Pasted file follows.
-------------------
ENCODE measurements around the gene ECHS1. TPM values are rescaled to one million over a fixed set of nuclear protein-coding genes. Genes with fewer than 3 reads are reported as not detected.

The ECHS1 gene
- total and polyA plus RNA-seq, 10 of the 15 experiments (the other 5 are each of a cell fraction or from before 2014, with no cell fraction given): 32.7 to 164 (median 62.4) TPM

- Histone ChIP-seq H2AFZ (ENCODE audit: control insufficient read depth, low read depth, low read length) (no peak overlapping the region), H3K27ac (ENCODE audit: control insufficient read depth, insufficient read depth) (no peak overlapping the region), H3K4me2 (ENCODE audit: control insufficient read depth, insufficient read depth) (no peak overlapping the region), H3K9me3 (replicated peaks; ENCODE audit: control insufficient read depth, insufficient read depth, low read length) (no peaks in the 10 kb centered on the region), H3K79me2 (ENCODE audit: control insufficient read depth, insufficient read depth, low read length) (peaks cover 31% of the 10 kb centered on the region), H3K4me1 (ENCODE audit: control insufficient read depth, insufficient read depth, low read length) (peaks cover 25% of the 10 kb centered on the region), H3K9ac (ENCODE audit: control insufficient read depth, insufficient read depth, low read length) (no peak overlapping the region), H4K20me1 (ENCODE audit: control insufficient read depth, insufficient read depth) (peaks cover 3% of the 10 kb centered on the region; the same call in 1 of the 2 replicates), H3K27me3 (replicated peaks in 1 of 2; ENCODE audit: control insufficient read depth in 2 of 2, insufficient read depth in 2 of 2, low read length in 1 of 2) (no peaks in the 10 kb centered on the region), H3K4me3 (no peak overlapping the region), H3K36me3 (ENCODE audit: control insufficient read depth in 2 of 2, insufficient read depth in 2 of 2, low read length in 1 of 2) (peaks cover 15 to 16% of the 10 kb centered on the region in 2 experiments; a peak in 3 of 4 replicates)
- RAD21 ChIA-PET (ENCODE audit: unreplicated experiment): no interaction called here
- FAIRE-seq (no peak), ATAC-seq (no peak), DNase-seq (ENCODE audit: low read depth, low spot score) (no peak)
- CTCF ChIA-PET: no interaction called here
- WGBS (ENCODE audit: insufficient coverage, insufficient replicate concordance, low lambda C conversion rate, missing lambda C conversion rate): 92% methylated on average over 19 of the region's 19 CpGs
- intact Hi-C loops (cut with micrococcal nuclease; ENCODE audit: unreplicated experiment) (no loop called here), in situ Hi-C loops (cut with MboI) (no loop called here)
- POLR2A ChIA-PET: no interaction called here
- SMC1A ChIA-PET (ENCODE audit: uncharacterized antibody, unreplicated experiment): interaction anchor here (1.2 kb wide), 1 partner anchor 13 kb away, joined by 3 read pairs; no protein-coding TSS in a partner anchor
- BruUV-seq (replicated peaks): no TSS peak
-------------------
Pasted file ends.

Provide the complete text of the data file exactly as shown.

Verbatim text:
ENCODE measurements around the gene ECHS1. TPM values are rescaled to one million over a fixed set of nuclear protein-coding genes. Genes with fewer than 3 reads are reported as not detected.

The ECHS1 gene
- total and polyA plus RNA-seq, 10 of the 15 experiments (the other 5 are each of a cell fraction or from before 2014, with no cell fraction given): 32.7 to 164 (median 62.4) TPM

- Histone ChIP-seq H2AFZ (ENCODE audit: control insufficient read depth, low read depth, low read length) (no peak overlapping the region), H3K27ac (ENCODE audit: control insufficient read depth, insufficient read depth) (no peak overlapping the region), H3K4me2 (ENCODE audit: control insufficient read depth, insufficient read depth) (no peak overlapping the region), H3K9me3 (replicated peaks; ENCODE audit: control insufficient read depth, insufficient read depth, low read length) (no peaks in the 10 kb centered on the region), H3K79me2 (ENCODE audit: control insufficient read depth, insufficient read depth, low read length) (peaks cover 31% of the 10 kb centered on the region), H3K4me1 (ENCODE audit: control insufficient read depth, insufficient read depth, low read length) (peaks cover 25% of the 10 kb centered on the region), H3K9ac (ENCODE audit: control insufficient read depth, insufficient read depth, low read length) (no peak overlapping the region), H4K20me1 (ENCODE audit: control insufficient read depth, insufficient read depth) (peaks cover 3% of the 10 kb centered on the region; the same call in 1 of the 2 replicates), H3K27me3 (replicated peaks in 1 of 2; ENCODE audit: control insufficient read depth in 2 of 2, insufficient read depth in 2 of 2, low read length in 1 of 2) (no peaks in the 10 kb centered on the region), H3K4me3 (no peak overlapping the region), H3K36me3 (ENCODE audit: control insufficient read depth in 2 of 2, insufficient read depth in 2 of 2, low read length in 1 of 2) (peaks cover 15 to 16% of the 10 kb centered on the region in 2 experiments; a peak in 3 of 4 replicates)
- RAD21 ChIA-PET (ENCODE audit: unreplicated experiment): no interaction called here
- FAIRE-seq (no peak), ATAC-seq (no peak), DNase-seq (ENCODE audit: low read depth, low spot score) (no peak)
- CTCF ChIA-PET: no interaction called here
- WGBS (ENCODE audit: insufficient coverage, insufficient replicate concordance, low lambda C conversion rate, missing lambda C conversion rate): 92% methylated on average over 19 of the region's 19 CpGs
- intact Hi-C loops (cut with micrococcal nuclease; ENCODE audit: unreplicated experiment) (no loop called here), in situ Hi-C loops (cut with MboI) (no loop called here)
- POLR2A ChIA-PET: no interaction called here
- SMC1A ChIA-PET (ENCODE audit: uncharacterized antibody, unreplicated experiment): interaction anchor here (1.2 kb wide), 1 partner anchor 13 kb away, joined by 3 read pairs; no protein-coding TSS in a partner anchor
- BruUV-seq (replicated peaks): no TSS peak